I recently returned from a diocesan pilgrimage in the footsteps of St Paul in Greece, Turkey and Rome.
On the last day, in Rome, I visited the Church of Sant'Andrea delle Fratte where, on 20 January 1842, a non-believing Jew, Alphonse Ratisbonne, was instantaneously converted to Catholicism at the behest of the Virgin Mary.
By then, his brother Theodore had already become a Catholic and a Jesuit, and had founded the Order of Our Lady of Sion, for men and women. This was the only order in the Catholic Church which prayed for, and worked towards the entry of the Jewish people into the Catholic Church.
Sadly, the leadership of this Order now does its best, all supposedly in 'the spirit of Vatican II', to ditch the charism of the Ratisbonne brothers, by pioneering the so-called 'Two Covenant' theory, whereby Jewish people have all the graces for salvation and (supposedly) do not need the graces and merits won for all of us, Jews and Gentiles, by the greatest Jew who ever lived, died on the cross, and rose again - Jesus Christ, Yeshua Ha'Mashiach.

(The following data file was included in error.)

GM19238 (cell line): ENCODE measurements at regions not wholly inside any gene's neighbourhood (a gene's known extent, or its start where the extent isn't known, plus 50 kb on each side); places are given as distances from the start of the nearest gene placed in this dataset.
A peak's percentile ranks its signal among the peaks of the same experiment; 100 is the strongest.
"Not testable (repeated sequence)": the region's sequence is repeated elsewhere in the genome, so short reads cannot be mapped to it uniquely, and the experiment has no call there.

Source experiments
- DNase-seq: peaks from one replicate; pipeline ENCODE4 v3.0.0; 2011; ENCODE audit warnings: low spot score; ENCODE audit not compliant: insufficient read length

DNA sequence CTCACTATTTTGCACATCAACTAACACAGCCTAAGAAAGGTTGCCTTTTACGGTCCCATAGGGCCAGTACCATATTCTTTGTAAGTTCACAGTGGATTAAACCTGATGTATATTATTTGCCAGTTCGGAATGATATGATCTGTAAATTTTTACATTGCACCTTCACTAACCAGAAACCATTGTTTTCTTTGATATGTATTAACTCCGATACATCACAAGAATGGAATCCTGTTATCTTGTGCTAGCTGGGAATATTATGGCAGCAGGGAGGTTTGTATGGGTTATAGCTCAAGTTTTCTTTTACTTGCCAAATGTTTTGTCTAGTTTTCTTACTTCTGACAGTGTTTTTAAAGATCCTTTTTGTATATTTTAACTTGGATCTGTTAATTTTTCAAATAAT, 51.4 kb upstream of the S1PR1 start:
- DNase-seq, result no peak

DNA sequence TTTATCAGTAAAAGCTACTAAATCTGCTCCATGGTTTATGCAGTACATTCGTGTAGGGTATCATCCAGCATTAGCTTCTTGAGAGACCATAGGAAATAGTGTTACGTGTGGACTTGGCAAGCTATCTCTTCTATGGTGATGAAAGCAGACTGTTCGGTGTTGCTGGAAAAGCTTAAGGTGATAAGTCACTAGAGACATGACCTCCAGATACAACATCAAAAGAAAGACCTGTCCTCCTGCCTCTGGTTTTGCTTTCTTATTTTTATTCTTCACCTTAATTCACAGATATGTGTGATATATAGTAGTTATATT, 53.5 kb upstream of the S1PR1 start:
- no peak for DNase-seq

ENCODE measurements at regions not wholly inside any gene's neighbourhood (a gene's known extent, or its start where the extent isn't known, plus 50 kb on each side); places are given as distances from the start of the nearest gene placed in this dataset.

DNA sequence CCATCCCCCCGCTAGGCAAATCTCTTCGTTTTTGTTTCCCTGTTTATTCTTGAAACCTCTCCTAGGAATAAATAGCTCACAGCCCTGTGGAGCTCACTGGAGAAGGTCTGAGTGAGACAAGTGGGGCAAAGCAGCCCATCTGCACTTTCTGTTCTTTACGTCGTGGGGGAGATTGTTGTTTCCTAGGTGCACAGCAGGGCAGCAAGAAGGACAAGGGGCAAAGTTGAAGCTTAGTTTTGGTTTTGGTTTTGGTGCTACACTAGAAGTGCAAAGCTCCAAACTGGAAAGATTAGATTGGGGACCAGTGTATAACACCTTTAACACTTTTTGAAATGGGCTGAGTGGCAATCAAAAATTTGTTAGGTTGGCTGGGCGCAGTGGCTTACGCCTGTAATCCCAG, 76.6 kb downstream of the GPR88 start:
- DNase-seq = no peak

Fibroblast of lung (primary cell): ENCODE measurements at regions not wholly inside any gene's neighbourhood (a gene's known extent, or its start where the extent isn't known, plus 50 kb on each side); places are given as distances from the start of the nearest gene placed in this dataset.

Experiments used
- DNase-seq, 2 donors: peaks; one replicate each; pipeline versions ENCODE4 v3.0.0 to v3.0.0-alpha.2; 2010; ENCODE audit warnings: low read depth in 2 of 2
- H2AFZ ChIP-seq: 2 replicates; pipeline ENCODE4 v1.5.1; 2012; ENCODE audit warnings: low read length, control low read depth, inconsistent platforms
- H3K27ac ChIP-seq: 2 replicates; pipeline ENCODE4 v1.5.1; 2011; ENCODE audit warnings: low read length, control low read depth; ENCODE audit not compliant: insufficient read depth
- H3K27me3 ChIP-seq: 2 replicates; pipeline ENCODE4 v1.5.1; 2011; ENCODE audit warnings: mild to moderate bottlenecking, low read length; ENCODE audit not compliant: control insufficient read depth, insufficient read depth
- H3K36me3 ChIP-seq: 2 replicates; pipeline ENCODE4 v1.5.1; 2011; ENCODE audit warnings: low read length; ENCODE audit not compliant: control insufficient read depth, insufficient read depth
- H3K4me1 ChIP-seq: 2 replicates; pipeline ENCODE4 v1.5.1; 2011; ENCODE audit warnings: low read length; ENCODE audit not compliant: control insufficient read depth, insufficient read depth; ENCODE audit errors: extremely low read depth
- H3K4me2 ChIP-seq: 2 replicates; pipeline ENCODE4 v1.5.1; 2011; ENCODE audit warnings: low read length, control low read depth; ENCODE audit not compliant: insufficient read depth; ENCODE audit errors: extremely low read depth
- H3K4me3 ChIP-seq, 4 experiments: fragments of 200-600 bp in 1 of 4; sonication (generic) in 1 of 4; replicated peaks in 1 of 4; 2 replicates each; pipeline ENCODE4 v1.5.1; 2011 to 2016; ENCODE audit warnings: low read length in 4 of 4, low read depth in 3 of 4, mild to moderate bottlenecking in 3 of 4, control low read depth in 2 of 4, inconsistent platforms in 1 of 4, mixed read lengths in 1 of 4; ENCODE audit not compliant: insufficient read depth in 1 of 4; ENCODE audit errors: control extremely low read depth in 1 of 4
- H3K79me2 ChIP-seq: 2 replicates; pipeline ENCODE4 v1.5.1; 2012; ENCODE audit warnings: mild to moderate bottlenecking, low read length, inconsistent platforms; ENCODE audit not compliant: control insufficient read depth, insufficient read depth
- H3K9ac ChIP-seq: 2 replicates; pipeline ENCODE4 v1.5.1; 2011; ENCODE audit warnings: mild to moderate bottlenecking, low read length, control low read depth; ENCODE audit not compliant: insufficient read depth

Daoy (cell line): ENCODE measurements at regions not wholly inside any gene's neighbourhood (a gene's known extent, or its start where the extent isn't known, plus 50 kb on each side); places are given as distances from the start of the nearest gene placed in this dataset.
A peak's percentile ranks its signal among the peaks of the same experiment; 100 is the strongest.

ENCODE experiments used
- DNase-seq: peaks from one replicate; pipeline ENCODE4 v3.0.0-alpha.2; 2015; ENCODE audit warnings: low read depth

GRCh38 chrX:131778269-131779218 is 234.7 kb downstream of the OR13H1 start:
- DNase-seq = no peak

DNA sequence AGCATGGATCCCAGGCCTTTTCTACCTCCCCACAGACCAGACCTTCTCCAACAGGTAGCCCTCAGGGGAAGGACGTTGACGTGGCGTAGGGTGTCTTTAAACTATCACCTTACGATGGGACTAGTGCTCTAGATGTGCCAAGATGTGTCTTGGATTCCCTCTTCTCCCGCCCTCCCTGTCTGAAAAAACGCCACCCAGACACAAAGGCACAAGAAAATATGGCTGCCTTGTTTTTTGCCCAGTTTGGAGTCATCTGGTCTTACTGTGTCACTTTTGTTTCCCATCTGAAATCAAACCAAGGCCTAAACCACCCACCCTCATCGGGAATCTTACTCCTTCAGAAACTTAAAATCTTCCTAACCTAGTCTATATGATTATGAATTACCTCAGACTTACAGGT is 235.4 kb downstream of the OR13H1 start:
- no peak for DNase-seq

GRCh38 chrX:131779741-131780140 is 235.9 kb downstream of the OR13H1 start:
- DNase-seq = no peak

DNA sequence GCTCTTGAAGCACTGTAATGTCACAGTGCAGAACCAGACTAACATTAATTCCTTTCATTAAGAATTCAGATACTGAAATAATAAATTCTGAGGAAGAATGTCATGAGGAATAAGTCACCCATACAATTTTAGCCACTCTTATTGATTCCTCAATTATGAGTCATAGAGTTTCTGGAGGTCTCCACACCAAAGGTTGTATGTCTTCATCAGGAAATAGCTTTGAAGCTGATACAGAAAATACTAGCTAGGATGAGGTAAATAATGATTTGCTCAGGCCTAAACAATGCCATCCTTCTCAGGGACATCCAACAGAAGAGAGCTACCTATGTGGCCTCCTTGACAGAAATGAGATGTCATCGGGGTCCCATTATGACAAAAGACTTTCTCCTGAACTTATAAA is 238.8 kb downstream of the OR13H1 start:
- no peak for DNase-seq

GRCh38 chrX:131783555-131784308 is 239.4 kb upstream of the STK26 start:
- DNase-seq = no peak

That the 'Two Covenant' theory is a nonsense, nay heresy, has been highlighted very recently in Paris, when a prominent Orthodox Rabbi, a widower with six children, was instantaneously converted to Catholicism in front of a crucifix in the Church of St Augustine.
Incidentally, this was the same crucifix in front of which Blessed Charles de Foucauld was converted from a life of sin to a complete commitment to Jesus.
The story of the Rabbi continues, following his baptism in Paris on 14 September 2008, not surprisingly on the Feast of the Exaltation of the Holy Cross, showing the direct action of the Lord.